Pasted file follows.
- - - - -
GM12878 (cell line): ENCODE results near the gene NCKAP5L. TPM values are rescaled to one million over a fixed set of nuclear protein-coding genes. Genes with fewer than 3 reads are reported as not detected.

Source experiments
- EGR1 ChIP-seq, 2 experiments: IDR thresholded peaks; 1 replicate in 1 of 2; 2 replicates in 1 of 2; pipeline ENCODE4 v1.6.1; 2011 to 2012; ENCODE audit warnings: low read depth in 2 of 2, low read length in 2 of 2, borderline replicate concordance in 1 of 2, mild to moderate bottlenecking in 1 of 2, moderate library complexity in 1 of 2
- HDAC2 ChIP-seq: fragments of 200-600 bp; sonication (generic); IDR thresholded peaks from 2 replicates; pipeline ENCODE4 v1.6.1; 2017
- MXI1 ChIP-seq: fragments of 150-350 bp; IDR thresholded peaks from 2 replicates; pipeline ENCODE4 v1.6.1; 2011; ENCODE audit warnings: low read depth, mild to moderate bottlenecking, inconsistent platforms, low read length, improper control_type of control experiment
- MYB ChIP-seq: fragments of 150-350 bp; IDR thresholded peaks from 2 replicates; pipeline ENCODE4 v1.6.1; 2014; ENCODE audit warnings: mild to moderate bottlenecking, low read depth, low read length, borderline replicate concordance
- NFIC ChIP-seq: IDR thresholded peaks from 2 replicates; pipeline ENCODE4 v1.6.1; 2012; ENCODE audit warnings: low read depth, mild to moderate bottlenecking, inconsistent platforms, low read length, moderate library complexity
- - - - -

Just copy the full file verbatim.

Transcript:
GM12878 (cell line): ENCODE results near the gene NCKAP5L. TPM values are rescaled to one million over a fixed set of nuclear protein-coding genes. Genes with fewer than 3 reads are reported as not detected.

Source experiments
- EGR1 ChIP-seq, 2 experiments: IDR thresholded peaks; 1 replicate in 1 of 2; 2 replicates in 1 of 2; pipeline ENCODE4 v1.6.1; 2011 to 2012; ENCODE audit warnings: low read depth in 2 of 2, low read length in 2 of 2, borderline replicate concordance in 1 of 2, mild to moderate bottlenecking in 1 of 2, moderate library complexity in 1 of 2
- HDAC2 ChIP-seq: fragments of 200-600 bp; sonication (generic); IDR thresholded peaks from 2 replicates; pipeline ENCODE4 v1.6.1; 2017
- MXI1 ChIP-seq: fragments of 150-350 bp; IDR thresholded peaks from 2 replicates; pipeline ENCODE4 v1.6.1; 2011; ENCODE audit warnings: low read depth, mild to moderate bottlenecking, inconsistent platforms, low read length, improper control_type of control experiment
- MYB ChIP-seq: fragments of 150-350 bp; IDR thresholded peaks from 2 replicates; pipeline ENCODE4 v1.6.1; 2014; ENCODE audit warnings: mild to moderate bottlenecking, low read depth, low read length, borderline replicate concordance
- NFIC ChIP-seq: IDR thresholded peaks from 2 replicates; pipeline ENCODE4 v1.6.1; 2012; ENCODE audit warnings: low read depth, mild to moderate bottlenecking, inconsistent platforms, low read length, moderate library complexity